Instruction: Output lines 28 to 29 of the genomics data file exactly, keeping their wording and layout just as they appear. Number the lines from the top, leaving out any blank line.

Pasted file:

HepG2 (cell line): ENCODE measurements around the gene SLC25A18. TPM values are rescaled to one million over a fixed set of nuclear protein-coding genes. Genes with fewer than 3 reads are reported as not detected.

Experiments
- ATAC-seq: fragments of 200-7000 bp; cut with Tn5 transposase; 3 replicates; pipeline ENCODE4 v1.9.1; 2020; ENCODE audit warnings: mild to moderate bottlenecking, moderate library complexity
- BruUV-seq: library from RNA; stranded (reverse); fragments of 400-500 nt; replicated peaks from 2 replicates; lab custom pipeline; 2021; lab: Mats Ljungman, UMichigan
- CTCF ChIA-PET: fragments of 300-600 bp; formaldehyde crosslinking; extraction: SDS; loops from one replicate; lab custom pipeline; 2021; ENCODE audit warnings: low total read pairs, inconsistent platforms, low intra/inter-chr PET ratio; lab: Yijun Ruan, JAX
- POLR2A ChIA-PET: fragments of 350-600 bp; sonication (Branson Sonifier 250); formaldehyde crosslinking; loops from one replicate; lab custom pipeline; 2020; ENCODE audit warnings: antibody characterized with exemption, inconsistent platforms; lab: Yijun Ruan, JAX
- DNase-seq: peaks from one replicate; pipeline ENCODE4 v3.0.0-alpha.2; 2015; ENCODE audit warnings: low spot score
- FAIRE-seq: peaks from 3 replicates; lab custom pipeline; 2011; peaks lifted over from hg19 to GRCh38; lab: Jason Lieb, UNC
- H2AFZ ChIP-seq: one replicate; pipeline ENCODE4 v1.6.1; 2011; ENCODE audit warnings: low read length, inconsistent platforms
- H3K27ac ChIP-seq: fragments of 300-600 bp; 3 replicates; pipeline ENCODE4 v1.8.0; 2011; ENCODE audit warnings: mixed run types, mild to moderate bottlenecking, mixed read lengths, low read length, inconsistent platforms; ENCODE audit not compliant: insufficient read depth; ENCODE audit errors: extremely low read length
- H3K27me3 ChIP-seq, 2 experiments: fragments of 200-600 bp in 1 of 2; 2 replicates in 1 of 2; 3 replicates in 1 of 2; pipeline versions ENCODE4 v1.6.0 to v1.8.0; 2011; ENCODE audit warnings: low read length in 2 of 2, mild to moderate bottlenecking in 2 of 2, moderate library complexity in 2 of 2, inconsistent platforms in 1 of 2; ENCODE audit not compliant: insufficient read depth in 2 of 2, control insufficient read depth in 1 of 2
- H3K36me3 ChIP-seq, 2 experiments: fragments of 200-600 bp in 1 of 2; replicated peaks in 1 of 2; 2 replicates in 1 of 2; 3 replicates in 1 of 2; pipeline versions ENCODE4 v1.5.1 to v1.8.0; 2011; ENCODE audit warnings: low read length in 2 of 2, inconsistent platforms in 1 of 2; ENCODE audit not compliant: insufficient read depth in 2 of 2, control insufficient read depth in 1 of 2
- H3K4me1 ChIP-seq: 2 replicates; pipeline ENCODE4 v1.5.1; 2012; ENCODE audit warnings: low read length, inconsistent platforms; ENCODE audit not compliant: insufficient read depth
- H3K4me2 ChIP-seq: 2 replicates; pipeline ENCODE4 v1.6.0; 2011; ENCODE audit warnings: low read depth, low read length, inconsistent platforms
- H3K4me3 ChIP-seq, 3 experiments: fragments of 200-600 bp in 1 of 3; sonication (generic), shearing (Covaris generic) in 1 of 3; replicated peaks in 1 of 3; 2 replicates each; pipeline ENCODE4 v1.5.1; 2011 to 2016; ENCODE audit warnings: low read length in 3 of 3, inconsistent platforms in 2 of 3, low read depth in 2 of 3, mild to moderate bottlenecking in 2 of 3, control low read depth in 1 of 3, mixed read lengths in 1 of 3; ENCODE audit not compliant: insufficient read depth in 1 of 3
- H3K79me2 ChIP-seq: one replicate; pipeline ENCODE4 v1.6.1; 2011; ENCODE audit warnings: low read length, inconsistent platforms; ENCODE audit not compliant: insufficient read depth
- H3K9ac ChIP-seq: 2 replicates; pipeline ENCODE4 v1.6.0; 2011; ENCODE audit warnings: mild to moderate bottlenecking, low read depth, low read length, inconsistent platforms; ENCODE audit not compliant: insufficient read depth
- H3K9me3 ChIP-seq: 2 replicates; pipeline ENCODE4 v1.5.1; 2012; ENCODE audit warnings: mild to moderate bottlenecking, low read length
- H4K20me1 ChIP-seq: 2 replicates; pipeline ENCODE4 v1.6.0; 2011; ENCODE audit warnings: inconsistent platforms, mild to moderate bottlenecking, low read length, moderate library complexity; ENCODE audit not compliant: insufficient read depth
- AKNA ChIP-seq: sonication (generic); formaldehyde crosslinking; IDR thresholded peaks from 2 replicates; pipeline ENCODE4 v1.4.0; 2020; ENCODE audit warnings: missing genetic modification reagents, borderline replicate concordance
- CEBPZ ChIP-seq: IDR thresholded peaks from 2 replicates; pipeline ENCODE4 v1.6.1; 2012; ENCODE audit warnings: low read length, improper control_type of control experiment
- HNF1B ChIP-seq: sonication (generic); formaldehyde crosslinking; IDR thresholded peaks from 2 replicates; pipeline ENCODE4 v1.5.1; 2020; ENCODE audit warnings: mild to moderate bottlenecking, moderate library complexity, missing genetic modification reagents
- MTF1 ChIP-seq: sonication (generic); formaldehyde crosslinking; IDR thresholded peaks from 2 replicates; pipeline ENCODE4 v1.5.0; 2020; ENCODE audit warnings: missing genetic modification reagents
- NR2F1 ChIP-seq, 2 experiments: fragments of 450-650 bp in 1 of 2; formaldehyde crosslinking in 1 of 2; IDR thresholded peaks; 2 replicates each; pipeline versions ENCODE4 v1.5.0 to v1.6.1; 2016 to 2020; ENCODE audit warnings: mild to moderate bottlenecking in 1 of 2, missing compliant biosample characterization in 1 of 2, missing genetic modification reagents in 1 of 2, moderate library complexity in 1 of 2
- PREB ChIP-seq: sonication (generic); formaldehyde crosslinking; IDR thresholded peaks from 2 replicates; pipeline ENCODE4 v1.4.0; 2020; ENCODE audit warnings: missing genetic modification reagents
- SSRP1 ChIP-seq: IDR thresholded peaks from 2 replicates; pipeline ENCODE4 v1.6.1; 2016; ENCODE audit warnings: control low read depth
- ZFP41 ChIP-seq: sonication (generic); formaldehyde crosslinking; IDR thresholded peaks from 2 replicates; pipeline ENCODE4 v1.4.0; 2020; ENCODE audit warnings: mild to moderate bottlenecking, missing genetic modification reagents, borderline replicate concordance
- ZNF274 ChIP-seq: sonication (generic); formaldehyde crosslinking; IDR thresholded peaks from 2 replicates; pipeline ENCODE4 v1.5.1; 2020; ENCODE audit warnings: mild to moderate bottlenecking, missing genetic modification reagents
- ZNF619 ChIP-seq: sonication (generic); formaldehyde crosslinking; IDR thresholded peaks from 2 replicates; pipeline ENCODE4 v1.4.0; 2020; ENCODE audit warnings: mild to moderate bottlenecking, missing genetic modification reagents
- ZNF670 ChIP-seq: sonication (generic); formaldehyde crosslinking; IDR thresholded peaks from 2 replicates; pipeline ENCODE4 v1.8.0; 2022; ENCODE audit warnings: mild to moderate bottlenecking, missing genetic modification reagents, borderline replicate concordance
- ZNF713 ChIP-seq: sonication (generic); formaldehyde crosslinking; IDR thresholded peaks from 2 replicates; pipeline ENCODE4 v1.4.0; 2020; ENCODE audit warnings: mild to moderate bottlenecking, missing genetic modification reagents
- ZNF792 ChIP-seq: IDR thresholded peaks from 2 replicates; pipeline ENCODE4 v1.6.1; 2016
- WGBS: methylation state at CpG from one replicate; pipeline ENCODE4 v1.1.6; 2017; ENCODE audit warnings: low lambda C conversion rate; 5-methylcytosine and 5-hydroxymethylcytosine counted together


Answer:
- ZNF274 ChIP-seq: sonication (generic); formaldehyde crosslinking; IDR thresholded peaks from 2 replicates; pipeline ENCODE4 v1.5.1; 2020; ENCODE audit warnings: mild to moderate bottlenecking, missing genetic modification reagents
- ZNF619 ChIP-seq: sonication (generic); formaldehyde crosslinking; IDR thresholded peaks from 2 replicates; pipeline ENCODE4 v1.4.0; 2020; ENCODE audit warnings: mild to moderate bottlenecking, missing genetic modification reagents